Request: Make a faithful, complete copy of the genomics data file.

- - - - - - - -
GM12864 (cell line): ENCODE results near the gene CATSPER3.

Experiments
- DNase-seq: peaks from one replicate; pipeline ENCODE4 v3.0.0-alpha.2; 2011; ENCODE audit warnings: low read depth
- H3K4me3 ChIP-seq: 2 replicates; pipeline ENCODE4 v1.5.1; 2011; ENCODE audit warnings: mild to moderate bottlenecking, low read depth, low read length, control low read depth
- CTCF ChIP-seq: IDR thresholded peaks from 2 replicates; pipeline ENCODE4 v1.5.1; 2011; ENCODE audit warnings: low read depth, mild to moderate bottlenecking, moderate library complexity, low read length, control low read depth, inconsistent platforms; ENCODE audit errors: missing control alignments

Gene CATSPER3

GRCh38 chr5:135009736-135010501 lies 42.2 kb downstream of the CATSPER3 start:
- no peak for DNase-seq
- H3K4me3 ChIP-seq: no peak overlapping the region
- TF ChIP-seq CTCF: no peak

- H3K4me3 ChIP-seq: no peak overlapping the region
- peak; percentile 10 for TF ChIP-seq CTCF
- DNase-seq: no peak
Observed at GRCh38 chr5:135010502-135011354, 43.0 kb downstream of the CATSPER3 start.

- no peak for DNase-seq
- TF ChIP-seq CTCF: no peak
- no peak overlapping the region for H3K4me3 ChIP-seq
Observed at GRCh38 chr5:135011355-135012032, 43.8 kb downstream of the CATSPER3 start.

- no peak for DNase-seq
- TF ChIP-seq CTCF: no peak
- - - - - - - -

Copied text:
GM12864 (cell line): ENCODE results near the gene CATSPER3.

Experiments
- DNase-seq: peaks from one replicate; pipeline ENCODE4 v3.0.0-alpha.2; 2011; ENCODE audit warnings: low read depth
- H3K4me3 ChIP-seq: 2 replicates; pipeline ENCODE4 v1.5.1; 2011; ENCODE audit warnings: mild to moderate bottlenecking, low read depth, low read length, control low read depth
- CTCF ChIP-seq: IDR thresholded peaks from 2 replicates; pipeline ENCODE4 v1.5.1; 2011; ENCODE audit warnings: low read depth, mild to moderate bottlenecking, moderate library complexity, low read length, control low read depth, inconsistent platforms; ENCODE audit errors: missing control alignments

Gene CATSPER3

GRCh38 chr5:135009736-135010501 lies 42.2 kb downstream of the CATSPER3 start:
- no peak for DNase-seq
- H3K4me3 ChIP-seq: no peak overlapping the region
- TF ChIP-seq CTCF: no peak

- H3K4me3 ChIP-seq: no peak overlapping the region
- peak; percentile 10 for TF ChIP-seq CTCF
- DNase-seq: no peak
Observed at GRCh38 chr5:135010502-135011354, 43.0 kb downstream of the CATSPER3 start.

- no peak for DNase-seq
- TF ChIP-seq CTCF: no peak
- no peak overlapping the region for H3K4me3 ChIP-seq
Observed at GRCh38 chr5:135011355-135012032, 43.8 kb downstream of the CATSPER3 start.

- no peak for DNase-seq
- TF ChIP-seq CTCF: no peak